Monday, June 13, 2011

The Unexpected Fantastic

AmelieIn Amélie, the French film by Jean-Pierre Jeunet, the heroine stands at the back of a café, awash in gold light and self-imposed invisibility. She is too shy and too quiet. She lets the man she loves walk away without declaring herself, or even giving him her name. She is on the edge of tears. She turns into a sheet of water and collapses into a puddle, splashing across the tiled floor.

That instant of sudden and unexpected magic is a direct kick to the heart. You know precisely how Amélie Poulin feels. It’s a moment of recognition pulled straight from our solid, ordinary lives, resurrecting every hopeless infatuation and all the things we wished we said. You realize that you know exactly how it feels to turn into water, and that you’ve done so yourself—maybe more, maybe less—every time that you’ve wanted to be noticed, but been unable to do anything except systematically vanish.

The world of the fantastic is the world on the inside of our heads and the inside of our skin. A part of us expects to see it, and when we do, there’s a thrill of recognition. If you look closely enough, or tilt your head at the proper angle, or simply pay attention, there’s magic in the details, even the most mundane. That hot, long afternoon crushed by an hour of gray. The sheets on a bed, one half crumpled, one half smooth. An upside-down face in the silver bowl of a spoon. There are bigger magics too: the lab-bound replication of scent, the illusionist in Covent Garden who eats balloons, the old couples who gather in Yerba Buena Garden, early, early on a foggy morning, and waltz in each other’s arms.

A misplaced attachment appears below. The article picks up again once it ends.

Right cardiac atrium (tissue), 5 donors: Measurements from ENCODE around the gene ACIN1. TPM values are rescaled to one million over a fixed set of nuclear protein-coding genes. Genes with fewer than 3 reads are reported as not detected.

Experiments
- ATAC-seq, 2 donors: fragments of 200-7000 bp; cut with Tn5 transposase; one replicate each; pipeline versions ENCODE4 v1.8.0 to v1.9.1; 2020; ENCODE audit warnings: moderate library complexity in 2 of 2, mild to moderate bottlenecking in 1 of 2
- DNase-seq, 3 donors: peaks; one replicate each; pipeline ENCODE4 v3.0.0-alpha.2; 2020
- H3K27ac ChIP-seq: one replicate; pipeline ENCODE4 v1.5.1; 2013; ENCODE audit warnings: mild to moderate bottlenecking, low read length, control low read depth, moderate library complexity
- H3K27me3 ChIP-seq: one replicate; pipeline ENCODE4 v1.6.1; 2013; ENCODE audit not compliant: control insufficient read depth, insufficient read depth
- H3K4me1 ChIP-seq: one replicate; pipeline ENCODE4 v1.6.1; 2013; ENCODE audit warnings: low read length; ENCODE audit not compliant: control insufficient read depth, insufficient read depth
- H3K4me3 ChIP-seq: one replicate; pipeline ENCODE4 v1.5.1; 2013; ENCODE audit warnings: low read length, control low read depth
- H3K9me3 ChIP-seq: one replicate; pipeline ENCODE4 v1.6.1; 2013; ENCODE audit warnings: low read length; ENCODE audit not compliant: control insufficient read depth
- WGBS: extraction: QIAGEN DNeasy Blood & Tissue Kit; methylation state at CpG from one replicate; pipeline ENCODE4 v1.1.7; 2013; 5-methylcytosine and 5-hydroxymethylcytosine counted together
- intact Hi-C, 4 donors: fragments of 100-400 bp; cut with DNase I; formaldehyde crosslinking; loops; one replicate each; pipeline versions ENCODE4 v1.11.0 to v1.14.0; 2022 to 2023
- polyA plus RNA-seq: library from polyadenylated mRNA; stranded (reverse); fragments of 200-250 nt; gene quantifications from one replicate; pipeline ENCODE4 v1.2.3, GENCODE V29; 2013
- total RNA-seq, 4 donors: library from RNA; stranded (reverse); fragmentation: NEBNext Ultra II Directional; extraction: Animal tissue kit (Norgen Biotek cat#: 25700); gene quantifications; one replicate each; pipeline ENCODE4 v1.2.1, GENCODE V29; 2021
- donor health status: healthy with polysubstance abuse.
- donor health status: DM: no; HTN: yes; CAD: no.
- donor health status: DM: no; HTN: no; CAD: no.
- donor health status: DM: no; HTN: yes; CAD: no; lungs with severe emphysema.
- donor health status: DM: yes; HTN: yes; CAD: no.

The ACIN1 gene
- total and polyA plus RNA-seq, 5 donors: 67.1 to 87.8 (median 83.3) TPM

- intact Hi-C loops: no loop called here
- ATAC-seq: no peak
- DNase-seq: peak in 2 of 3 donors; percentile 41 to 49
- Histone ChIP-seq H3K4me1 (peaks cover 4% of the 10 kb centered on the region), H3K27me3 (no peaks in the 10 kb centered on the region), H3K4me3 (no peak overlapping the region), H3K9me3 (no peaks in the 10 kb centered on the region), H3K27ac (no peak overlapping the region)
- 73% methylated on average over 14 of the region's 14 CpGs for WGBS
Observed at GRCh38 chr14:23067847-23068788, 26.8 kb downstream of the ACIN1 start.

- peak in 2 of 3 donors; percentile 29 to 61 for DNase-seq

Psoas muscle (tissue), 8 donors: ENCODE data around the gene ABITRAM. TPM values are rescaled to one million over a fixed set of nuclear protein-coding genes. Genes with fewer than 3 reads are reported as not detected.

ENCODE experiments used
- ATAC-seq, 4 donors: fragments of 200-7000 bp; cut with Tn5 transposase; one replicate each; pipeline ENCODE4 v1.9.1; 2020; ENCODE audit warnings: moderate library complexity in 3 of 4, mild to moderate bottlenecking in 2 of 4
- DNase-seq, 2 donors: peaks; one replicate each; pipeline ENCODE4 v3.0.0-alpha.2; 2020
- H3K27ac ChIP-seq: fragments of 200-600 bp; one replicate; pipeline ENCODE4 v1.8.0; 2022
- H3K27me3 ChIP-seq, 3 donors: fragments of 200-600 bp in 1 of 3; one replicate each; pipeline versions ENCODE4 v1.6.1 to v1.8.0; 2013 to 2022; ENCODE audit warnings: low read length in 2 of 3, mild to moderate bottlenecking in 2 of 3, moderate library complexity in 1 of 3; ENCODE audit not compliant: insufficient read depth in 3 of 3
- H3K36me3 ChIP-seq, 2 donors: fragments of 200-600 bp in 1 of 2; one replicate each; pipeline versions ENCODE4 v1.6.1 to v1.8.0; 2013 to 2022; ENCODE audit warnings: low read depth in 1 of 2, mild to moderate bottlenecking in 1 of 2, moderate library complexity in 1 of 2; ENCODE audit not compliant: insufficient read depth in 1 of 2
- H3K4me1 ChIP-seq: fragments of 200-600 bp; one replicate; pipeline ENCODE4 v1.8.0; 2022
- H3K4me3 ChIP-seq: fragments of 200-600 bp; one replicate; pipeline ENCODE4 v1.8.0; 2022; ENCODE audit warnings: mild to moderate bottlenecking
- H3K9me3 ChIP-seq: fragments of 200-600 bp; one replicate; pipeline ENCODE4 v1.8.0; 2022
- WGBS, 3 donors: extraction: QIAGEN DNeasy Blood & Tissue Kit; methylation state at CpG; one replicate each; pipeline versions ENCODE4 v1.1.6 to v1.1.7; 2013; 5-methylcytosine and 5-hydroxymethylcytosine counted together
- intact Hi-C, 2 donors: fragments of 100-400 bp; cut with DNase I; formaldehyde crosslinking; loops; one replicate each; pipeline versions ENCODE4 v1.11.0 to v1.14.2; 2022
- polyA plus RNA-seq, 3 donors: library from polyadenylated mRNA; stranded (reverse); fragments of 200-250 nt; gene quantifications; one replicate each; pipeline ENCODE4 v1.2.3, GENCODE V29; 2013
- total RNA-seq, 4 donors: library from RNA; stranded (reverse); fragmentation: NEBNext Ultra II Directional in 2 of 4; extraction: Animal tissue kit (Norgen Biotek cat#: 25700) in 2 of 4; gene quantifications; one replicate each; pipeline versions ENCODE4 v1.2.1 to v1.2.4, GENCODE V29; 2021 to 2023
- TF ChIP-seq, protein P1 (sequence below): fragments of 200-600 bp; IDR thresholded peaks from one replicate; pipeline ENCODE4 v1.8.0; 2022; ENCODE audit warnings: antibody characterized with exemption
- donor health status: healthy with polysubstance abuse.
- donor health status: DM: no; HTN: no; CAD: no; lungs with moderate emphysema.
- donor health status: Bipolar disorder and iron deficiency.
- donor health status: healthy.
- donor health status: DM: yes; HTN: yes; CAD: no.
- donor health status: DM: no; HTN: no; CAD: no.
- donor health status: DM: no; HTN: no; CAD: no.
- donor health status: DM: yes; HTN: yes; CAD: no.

And while all of these might not be immediately identified as magic, lacking as they do that final twist of impossibility, they lie perilously close. The line between the fantastic and the real is a tricky one, exceptional in both its mobility and fineness. It will jump out of the way, or take you by surprise, and when you come face to face with something that might almost belong on the other side of it, you will be struck delighted with how good it feels.

I love hunting down things that wander both sides of that line. As a glutton for the odd and specific, and an enthusiast of things fantastical and magical (both fictional and real), I was thrilled when Kat Howard suggested that I write this column. I hope you enjoy it.

Beauties, oddities, quirks (personal, non-), wrong things, good things, curiosities, etcetera, and (possibly) interpretive dance.

Fourteen Actors Acting, a video gallery of exceptional actors inhabiting classic film archetypes. Produced by the New York Times Magazine, it’s the trap door that led me to a weekend of glorious silent films. Each portrait indulges in melodrama, precision, and retro, high-contrast lighting. In particular, I hope you find Lesley Manville’s one minute and eight second transformation from chatty to heartbroken, accompanied only by a silent phone, as magical as I did.

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